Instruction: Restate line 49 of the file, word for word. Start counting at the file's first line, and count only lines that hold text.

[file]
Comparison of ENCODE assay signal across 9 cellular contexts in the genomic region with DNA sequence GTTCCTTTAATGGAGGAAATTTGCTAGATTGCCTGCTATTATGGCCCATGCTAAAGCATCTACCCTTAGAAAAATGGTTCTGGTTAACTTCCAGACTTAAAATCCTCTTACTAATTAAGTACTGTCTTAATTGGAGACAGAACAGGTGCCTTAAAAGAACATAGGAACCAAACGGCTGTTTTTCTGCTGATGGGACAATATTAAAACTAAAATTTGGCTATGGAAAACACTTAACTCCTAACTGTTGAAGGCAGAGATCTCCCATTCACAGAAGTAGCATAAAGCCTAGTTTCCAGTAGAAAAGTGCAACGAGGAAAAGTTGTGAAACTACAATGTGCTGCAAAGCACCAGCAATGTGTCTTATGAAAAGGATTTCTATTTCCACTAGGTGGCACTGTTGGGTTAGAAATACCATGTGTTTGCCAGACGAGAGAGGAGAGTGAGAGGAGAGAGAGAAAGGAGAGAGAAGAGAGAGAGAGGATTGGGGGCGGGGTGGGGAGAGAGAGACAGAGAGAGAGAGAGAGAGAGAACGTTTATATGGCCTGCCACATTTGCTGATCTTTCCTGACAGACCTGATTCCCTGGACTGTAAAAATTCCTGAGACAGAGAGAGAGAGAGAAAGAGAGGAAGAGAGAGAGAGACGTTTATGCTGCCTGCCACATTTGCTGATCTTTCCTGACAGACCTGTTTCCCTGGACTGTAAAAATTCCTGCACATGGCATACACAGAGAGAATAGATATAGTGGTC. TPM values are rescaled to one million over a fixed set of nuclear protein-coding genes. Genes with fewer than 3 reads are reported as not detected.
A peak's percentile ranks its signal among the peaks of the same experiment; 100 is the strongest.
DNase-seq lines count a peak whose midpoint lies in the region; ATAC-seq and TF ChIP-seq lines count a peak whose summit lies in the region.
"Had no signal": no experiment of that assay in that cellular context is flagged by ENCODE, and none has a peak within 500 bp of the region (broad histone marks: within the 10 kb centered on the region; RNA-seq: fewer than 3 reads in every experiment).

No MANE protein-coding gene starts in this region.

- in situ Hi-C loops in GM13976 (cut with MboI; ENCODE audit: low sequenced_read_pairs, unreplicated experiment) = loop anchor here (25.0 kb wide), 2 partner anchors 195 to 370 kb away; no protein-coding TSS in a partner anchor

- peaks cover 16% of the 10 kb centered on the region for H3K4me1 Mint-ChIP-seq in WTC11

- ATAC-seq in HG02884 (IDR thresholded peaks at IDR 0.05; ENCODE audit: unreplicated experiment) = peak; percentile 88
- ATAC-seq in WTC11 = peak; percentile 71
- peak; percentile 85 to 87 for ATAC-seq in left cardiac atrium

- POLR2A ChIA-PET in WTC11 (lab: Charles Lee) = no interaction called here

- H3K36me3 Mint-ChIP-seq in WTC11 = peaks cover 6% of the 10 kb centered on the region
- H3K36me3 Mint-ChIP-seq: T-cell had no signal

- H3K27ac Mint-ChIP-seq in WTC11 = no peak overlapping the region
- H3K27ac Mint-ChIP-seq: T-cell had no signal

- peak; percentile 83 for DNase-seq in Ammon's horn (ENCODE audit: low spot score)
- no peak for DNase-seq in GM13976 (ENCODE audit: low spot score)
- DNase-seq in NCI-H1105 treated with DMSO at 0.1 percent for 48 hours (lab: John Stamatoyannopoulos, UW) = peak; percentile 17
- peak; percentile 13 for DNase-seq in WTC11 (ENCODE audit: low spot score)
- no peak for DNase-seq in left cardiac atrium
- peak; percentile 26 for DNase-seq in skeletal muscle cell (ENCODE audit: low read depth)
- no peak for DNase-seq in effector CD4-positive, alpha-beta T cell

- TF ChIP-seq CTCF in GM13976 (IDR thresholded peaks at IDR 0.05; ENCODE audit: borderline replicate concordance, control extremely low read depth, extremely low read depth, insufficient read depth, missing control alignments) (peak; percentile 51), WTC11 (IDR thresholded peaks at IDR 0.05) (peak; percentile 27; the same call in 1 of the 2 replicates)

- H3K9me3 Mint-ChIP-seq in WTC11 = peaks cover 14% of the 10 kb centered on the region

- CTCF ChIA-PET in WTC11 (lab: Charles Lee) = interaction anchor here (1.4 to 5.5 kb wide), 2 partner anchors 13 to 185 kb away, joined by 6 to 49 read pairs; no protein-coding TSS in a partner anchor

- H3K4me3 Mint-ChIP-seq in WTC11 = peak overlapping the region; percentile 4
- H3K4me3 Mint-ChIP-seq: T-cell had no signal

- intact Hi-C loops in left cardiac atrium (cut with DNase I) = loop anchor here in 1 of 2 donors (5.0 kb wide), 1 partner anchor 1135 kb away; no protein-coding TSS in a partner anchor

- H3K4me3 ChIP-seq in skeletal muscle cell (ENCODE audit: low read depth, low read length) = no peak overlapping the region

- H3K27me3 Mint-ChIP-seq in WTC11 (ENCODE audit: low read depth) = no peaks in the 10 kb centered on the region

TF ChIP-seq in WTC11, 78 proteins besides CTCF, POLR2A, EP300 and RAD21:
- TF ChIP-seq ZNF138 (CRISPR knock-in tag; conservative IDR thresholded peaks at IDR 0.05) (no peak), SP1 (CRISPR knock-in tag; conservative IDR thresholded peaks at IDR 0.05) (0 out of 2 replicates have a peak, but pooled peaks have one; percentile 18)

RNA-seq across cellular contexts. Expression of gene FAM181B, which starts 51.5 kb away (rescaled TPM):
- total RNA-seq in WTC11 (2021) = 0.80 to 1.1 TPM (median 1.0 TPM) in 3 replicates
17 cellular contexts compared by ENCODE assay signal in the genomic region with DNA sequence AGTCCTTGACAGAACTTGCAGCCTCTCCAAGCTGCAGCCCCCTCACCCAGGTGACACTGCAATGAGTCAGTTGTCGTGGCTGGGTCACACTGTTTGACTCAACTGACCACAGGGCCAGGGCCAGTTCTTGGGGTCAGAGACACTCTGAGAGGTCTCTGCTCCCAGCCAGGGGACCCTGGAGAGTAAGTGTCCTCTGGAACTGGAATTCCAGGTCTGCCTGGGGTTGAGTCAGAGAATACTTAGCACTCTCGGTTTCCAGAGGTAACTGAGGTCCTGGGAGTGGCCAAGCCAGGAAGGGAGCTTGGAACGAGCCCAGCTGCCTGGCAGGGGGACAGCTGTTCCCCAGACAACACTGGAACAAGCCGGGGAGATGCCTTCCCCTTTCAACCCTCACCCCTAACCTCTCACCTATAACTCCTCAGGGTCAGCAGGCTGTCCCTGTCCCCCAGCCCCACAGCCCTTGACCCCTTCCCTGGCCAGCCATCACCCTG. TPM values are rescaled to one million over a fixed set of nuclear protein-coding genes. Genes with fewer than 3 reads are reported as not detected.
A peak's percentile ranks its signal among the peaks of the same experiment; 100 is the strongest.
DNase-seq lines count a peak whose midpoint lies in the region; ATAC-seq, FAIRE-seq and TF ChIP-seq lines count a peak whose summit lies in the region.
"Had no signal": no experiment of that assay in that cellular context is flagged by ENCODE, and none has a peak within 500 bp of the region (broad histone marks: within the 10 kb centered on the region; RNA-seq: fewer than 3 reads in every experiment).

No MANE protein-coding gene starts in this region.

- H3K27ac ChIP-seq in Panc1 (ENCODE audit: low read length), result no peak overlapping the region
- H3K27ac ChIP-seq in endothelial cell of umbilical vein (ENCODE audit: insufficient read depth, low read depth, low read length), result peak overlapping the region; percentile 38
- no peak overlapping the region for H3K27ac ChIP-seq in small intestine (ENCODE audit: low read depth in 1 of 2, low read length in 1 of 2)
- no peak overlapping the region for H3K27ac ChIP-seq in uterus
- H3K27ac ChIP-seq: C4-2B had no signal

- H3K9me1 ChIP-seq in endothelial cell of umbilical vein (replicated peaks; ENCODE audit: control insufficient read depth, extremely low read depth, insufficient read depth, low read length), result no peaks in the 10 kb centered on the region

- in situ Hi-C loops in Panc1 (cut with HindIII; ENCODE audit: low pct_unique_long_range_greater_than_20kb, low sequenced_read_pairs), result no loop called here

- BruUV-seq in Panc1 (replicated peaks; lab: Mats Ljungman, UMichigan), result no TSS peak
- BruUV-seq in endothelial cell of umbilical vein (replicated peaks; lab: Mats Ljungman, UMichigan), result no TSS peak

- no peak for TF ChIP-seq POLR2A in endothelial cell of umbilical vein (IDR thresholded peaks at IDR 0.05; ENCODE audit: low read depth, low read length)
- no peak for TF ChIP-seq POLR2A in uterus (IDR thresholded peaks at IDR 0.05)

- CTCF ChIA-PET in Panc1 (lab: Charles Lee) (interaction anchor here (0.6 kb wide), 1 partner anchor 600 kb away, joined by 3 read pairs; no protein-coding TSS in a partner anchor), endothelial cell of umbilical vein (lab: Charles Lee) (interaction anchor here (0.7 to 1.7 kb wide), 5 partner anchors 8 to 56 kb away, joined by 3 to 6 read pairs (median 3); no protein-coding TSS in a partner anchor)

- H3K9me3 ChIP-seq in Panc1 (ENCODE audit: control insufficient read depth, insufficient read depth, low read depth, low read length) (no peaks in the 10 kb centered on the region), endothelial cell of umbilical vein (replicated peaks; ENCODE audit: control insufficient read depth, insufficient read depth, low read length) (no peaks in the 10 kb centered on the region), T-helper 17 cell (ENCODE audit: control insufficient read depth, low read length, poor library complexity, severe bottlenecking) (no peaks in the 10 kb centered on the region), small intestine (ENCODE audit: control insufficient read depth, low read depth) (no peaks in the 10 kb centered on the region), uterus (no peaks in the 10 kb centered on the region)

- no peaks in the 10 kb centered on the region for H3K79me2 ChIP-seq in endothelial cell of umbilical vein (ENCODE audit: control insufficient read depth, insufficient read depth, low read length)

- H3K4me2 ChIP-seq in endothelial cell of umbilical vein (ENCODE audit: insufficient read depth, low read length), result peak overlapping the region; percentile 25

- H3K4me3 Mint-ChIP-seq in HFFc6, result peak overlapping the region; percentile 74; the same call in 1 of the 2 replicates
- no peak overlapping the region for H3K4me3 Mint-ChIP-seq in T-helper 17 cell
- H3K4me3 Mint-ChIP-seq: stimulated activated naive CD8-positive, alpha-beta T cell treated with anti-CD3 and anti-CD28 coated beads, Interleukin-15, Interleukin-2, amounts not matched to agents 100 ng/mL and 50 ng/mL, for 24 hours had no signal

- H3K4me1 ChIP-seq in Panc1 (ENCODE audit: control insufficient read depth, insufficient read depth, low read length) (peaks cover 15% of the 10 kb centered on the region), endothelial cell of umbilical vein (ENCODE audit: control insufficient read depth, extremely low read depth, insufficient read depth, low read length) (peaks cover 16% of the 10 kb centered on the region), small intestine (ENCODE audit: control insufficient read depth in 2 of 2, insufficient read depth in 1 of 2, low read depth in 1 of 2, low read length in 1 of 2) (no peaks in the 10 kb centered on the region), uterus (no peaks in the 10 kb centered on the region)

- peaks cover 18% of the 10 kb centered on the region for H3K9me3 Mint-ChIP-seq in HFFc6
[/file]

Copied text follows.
- no peak for TF ChIP-seq POLR2A in endothelial cell of umbilical vein (IDR thresholded peaks at IDR 0.05; ENCODE audit: low read depth, low read length)